Posts Tagged ‘murder


Fate Pays The Rent (Twenty-third Installment)

“How did we go from your toe-curling love of Mr. Gomez to commands from God?” Josh said.
“All the time I try to talk with Aaron about the building and how I want him to put in a good word for Mr. Gomez and all the time he is busy with his own work. Then one night I come here late at night and his door is a little bit open. The lights are off and he always locks the door so I know he must be in there alone.”
“Weren’t you worried about going into a dark office with a slightly open door?”
“Aren’t you listening, Powell? She was in love.”
“A little bit of light was coming through the blinds and I can see Aaron lying on the floor behind the desk. I think he must have been working and decided to rest here instead of going home.”
“Did you know he suffered from migraines?”
“Never mind. Just go on with the story.”
“I walk over to him and say, ‘I need to talk with you about Mr. Gomez and the cleaning’.”
“What did he say?” Gary asked.
“He didn’t say anything. He was looking at me because I could see the light from the window shining on his eyes.”
“Was he moving?”
“No. He was just looking at me and he didn’t move and he didn’t say anything. So I told him again. ‘I need to talk with you about Mr. Gomez and the cleaning.’ And he still didn’t say anything but he turned his head toward the window.”
“That must have been a good trick.”
“Then I heard a voice but I knew it wasn’t his. I looked around and there was just me and him in the office and I knew it must be God.”
“Because she has regular conversations with him out loud.”
Clement frowned at Josh. “What did God say?”
“He said to me, ‘If you love me and you love Mr. Gomez and you love your people, you must kill this man.’ I said, ‘Aaron, God is telling me I have to kill you to save the building for Mr. Gomez. What should I do?’”
“Did he answer that time?”
“No, he still said nothing and God said, ‘He can’t hear me because he doesn’t believe. You pray to me and I answer your prayers but this man doesn’t answer you when you are physically in the same room with him. I talk with you because I care for you but this man cares so little about you that he turns his head away when you speak to him.”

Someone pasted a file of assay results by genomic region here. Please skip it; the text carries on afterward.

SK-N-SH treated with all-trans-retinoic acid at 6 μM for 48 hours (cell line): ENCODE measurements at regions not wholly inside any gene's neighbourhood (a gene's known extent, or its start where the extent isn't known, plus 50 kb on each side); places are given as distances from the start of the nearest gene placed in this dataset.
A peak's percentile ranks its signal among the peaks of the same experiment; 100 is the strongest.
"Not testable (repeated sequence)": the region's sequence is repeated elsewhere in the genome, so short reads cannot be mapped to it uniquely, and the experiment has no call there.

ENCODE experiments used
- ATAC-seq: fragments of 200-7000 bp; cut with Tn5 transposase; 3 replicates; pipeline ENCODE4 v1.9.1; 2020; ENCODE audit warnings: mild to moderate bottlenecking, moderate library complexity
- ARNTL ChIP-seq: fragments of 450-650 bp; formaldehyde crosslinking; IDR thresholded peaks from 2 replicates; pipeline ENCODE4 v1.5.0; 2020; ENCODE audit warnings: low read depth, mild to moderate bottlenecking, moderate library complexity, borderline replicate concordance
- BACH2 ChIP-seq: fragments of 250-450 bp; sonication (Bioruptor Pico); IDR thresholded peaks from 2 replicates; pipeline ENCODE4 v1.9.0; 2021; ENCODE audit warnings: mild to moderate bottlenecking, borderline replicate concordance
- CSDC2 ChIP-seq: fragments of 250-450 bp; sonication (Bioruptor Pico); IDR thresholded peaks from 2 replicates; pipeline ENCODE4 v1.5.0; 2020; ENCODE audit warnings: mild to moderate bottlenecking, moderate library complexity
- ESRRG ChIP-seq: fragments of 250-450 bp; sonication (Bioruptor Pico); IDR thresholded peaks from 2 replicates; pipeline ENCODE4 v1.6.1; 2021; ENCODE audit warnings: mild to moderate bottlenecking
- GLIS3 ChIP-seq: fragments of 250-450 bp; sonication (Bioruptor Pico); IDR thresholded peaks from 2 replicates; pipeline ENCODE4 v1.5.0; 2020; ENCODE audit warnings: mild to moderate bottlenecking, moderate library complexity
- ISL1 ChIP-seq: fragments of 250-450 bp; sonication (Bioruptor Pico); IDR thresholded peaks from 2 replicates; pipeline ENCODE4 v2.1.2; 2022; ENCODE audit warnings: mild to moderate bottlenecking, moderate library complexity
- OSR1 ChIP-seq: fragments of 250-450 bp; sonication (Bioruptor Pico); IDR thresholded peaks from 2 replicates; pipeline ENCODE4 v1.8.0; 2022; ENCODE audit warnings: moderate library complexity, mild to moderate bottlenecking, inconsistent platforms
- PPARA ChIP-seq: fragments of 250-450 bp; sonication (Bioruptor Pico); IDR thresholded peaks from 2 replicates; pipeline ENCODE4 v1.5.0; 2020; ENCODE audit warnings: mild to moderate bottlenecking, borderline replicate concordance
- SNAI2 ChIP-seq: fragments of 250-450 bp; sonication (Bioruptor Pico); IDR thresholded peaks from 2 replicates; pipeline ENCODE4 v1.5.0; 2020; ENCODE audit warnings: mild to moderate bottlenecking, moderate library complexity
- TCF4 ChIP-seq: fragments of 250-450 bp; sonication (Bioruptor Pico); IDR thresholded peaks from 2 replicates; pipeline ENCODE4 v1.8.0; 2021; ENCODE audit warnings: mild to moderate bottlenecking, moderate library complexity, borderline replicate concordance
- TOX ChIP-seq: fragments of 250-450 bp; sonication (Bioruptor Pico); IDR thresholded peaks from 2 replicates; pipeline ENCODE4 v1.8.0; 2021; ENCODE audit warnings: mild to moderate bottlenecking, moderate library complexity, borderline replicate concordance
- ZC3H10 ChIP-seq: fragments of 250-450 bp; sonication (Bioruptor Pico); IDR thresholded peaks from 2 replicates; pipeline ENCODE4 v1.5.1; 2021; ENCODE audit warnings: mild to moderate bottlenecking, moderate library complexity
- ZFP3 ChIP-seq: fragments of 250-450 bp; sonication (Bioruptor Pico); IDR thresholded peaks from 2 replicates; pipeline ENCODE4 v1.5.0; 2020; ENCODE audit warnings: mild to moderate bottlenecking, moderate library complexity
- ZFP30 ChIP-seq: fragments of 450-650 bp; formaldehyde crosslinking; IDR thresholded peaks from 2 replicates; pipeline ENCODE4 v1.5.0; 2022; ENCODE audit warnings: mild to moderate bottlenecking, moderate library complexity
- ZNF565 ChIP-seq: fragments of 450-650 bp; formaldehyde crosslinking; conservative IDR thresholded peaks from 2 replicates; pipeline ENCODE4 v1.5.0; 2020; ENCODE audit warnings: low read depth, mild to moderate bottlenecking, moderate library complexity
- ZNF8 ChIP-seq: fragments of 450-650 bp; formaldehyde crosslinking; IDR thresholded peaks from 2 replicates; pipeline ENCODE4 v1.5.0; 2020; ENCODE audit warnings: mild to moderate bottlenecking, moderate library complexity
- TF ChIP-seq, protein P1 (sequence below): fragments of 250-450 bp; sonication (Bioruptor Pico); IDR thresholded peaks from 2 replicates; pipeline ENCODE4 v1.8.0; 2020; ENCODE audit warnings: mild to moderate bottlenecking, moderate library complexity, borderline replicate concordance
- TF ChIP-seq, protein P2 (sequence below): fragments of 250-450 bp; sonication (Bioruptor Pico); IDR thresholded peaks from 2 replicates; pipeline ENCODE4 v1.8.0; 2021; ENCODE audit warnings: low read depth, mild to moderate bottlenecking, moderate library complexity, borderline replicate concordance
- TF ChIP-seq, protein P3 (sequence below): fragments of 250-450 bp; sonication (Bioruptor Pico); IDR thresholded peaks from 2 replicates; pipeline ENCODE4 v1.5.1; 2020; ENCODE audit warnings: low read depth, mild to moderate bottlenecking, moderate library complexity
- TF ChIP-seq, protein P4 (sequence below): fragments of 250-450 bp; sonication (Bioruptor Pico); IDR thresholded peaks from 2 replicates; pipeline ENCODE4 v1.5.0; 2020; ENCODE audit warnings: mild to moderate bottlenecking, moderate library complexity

“Then what happened?”
“I said, ‘Aaron, why won’t you talk to me? I thought we knew each other but now you don’t even recognize me. Why are you looking out the window instead of at me?’”
“And God said, ‘He doesn’t look at you because he feels you are not worth looking at. He has no respect for you or for your people. You must rise up and kill him so people like him will learn to respect you and your people and so Mr. Gomez will be safe. When you do this thing, I will give you a new name. Your name will no longer mean sadness but miracle.’ God told me he would give me the name ‘Milagra’ and I would not be Dolores anymore because I made a miracle happen for me and for Mr. Gomez and for the Mexican people.” Her eyes were shining with tears and Clement realized she wasn’t feeling any regret for what she had done.
“How did you decide on the shovel as a weapon?” Buzz asked.
Dolores looked up at the ceiling. “I knew that if God asks you to do something then you need to do it fast. I remembered how he told Abraham that a sacrifice would be provided and I knew if he wanted me to sacrifice Aaron then he would give me a weapon. I looked around and I saw the shovel shining by the door.”
“You never thought about walking out the door and just keeping going? Did you hear anyone outside?” Clement was thinking of Jeff saying he had almost gone into the building but got scared and left. If he’d actually come in, could he have saved Aaron’s life? Would Dolores have attacked him too or could he have fought her off and called the EMS to counteract the drink Mari had given him?
“God said he would give me a new name and I picked up the shovel and went over to Aaron. Maybe I ran because when he came back with the shovel he was closer to the door than I remembered. He was lying there and the shovel was shining and his face was shining and when I saw his face like that I felt the strength of God flowing through my body and through my arms and a smaller voice in my heart said, ‘Look how his face is shining. You’re going to be sending him home to God.’”
“And then you did it? After the little voice said that?”
Milagra’s face was shining too but it looked as if she was lit up by a spotlight from the inside rather than streetlights on the outside. “I saw his face shining and I felt the power of God in my body as I lifted the shovel and I brought it down with all the strength of God. Then I saw his head sitting on the blade of the shovel and he looked like John the Baptist and I knew he was with God.” She took another sip of coffee.